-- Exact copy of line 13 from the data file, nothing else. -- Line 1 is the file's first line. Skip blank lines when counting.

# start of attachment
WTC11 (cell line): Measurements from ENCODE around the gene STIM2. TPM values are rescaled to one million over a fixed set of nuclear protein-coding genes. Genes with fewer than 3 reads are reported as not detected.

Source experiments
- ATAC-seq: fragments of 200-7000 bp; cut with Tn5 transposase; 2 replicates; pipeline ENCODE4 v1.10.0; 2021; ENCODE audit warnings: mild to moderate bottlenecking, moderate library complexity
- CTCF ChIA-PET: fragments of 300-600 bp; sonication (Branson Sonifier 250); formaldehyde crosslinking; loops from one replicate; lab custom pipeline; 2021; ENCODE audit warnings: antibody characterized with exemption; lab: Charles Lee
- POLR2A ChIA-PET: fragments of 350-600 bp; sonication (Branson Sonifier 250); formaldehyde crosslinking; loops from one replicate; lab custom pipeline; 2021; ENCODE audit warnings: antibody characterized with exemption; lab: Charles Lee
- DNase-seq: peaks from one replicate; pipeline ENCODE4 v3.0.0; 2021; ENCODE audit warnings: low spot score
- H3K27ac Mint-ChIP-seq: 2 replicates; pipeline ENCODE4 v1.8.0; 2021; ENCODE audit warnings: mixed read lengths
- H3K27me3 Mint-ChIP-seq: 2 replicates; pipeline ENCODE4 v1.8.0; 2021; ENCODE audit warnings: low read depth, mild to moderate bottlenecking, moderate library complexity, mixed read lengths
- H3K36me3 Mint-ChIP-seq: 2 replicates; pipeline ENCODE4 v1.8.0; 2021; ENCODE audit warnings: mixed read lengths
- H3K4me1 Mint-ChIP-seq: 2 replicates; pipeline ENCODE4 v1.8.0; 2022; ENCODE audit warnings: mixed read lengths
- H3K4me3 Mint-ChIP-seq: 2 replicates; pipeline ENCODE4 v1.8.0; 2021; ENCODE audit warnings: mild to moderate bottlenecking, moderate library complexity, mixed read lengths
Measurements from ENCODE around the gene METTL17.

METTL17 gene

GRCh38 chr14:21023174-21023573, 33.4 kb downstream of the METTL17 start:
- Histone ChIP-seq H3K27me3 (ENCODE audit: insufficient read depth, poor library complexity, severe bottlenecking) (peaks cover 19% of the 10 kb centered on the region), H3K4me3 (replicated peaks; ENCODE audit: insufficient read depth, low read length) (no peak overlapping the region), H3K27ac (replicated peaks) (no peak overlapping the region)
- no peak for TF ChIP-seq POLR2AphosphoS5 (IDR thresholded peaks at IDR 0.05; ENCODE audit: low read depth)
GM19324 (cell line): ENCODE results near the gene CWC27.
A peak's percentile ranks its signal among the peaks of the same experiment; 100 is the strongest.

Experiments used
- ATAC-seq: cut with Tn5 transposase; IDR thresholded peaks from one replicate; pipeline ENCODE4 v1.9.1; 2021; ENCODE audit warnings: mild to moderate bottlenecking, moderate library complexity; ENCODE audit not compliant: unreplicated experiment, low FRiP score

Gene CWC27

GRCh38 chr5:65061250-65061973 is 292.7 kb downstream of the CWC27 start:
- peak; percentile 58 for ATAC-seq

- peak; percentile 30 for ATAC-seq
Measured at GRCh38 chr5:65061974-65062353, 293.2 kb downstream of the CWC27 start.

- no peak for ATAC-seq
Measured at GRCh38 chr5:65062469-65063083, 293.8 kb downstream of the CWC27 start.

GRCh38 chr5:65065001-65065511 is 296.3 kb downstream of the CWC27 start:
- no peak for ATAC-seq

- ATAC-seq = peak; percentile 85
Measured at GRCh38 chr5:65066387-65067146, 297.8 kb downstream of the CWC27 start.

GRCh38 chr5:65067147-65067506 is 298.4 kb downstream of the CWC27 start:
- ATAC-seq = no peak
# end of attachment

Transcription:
METTL17 gene